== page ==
Nisha Blackwell

I journeyed out to Nisha’s studio in Radiant Hall Homewood to meet up and talk bowties and business. Her studio (as well as the other artist studios) inspires creativity and community. Nisha’s is filled with colorful fabric scraps and samples. It is really fun to sit on her couch and brainstorm around your event. We had fun collaborating with her and D.S. from Boom Concepts for an exclusive Thrival bowtie. You can find it in this year’s VIP gift bag or reach out to Nisha to buy one for yourself!

What is your business?

Knotzland makes handmade bowties with upcycled fabric. Many of the fabrics we use come from partnerships with clothing and furniture companies who have leftover material and no plans for what to do with them. The fabric finds it way to to the studio, where we then design our collections to be handed to our sewing designers for production. Many of our orders consist of bow ties for weddings, events, and boutiques.

We (Knotzland) also support economic opportunities through our unique sew-from-home seamstress program. We begin by training women on how to sew our unique materials, and then they can make an income from the comfort of their own homes. Being a public transit rider, I know how time consuming it could be traveling to and from different places to earn cash. We have thoughtfully developed our sewing community to reclaim this time. Once our in house training is complete, we provide opportunities to earn additional or flexible income without having to leave home, allowing for more time at home or with their families. Our goal is to grow to the point where we can offer our seamstresses in-house part and full-time opportunities, if they are interested, and to bring on more part-time and full-time people to help build the community.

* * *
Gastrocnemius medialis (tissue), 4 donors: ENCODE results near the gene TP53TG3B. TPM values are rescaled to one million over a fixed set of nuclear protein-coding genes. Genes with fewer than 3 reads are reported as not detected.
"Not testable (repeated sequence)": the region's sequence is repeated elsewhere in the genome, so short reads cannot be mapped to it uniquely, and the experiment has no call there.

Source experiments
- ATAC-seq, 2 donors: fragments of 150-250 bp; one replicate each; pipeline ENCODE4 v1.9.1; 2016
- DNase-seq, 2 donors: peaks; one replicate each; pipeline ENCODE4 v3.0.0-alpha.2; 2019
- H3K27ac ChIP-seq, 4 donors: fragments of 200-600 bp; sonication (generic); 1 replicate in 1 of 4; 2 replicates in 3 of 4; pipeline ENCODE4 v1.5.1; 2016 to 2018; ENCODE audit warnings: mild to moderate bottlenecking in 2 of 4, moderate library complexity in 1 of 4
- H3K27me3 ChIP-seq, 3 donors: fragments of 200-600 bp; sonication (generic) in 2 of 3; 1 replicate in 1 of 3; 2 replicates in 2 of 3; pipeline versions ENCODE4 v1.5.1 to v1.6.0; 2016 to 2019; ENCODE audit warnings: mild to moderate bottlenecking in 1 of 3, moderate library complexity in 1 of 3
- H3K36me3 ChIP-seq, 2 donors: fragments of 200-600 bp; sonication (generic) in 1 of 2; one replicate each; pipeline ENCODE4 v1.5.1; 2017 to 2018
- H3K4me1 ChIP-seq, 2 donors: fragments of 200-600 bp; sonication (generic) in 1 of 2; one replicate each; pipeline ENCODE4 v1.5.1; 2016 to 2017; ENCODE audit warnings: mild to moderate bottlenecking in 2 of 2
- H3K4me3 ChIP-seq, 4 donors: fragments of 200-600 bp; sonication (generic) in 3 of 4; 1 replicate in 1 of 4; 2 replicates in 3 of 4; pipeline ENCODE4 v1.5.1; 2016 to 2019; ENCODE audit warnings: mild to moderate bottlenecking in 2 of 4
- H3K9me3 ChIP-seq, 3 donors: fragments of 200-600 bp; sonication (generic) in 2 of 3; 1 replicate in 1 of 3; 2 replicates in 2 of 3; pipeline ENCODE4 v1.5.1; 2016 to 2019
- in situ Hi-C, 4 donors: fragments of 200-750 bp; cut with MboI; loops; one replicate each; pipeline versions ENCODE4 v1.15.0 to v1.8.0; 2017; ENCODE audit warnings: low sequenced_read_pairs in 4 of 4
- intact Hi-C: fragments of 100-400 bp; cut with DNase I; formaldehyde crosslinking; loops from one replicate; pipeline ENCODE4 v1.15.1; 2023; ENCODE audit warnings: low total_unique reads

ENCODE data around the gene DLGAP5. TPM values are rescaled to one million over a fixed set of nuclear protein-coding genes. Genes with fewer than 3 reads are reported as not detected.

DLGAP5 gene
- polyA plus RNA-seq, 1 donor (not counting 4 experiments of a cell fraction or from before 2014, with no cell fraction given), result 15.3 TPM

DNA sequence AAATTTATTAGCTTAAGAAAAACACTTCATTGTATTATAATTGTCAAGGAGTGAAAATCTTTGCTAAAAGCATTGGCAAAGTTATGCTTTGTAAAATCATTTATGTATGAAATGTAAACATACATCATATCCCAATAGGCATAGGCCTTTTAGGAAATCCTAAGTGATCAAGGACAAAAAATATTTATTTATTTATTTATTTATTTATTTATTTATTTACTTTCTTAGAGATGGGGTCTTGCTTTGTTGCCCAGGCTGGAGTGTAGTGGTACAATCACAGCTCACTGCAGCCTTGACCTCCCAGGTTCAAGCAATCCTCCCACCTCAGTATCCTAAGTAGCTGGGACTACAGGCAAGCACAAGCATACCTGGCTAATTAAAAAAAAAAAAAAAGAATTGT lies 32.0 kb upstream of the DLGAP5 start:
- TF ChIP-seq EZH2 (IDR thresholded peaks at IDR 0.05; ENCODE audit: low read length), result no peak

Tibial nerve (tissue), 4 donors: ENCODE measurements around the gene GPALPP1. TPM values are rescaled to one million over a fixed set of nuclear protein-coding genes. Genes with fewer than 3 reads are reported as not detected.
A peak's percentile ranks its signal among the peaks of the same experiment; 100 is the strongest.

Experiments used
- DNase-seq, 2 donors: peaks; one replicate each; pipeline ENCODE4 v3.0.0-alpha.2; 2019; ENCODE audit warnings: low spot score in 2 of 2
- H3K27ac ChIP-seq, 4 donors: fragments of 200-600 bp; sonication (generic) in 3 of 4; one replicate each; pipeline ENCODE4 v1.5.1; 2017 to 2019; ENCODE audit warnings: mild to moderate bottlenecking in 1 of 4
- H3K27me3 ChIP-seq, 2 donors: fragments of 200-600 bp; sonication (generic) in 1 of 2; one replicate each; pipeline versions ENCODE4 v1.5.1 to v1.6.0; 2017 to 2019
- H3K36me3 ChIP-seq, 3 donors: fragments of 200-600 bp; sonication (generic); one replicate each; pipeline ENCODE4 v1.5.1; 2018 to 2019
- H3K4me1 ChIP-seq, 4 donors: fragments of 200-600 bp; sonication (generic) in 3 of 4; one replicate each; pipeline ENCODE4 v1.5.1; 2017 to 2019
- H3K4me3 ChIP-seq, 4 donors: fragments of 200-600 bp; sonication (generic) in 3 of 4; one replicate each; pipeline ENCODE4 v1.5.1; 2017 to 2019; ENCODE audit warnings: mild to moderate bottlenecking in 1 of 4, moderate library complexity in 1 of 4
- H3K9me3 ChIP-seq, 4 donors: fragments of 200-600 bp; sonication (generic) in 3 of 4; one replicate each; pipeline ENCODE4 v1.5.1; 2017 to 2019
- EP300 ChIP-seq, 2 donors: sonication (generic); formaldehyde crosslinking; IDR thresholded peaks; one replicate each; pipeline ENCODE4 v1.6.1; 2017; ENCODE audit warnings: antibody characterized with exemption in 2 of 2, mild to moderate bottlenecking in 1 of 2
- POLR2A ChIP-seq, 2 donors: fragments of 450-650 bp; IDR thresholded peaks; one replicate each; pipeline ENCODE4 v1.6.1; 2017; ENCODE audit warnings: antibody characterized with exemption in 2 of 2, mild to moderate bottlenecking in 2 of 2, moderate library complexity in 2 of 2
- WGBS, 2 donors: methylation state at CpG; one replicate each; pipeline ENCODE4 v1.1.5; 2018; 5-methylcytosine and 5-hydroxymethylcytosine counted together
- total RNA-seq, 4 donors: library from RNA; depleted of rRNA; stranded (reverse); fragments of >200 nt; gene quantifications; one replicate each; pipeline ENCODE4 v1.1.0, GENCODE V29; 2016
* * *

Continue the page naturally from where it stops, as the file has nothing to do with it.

How did you come up with your idea?

Growing up, out of necessity, we often ended up thrifting and re-using. I then became passionate about making sure that I got the most use out of everything I owned. This is really engrained from my childhood, where I would travel with my mom and grandma to thrift stores on the weekend to outfit our family and others in our neighborhood.

Fast forward to when I started nursing school. I finished pre-nursing school and actually loved it, but deep down I knew that it could not fulfill my passion for creativity. Somewhere between applying for the full-time nursing program and getting laid off from my summer job, I taught myself how to make hair bows for girls by watching YouTube videos. The response to the hair bows was overwhelmingly positive, so much so that I supported myself the entire summer of 2014 selling them via my Instagram/Facebook and word-of-mouth. We would often get customers commenting on how cool the children’s hair bows were because they were made using adult-like vintage and thrifted fabrics.

Towards the end of the summer, I had a request for a bowtie from one of our previous customers and after further research, I had discovered that the boy/mens clothing market was largely underserved. I purchased a few bowties to use as models, and rolled out my first bowtie in August 2014. What is interesting is that men (mostly dads) started requesting bowties for themselves because they saw their sons, nephews, or neighbors wearing them. I dug deeper into my research of the menswear market, and discovered that men wanted more individualized and trendy looks.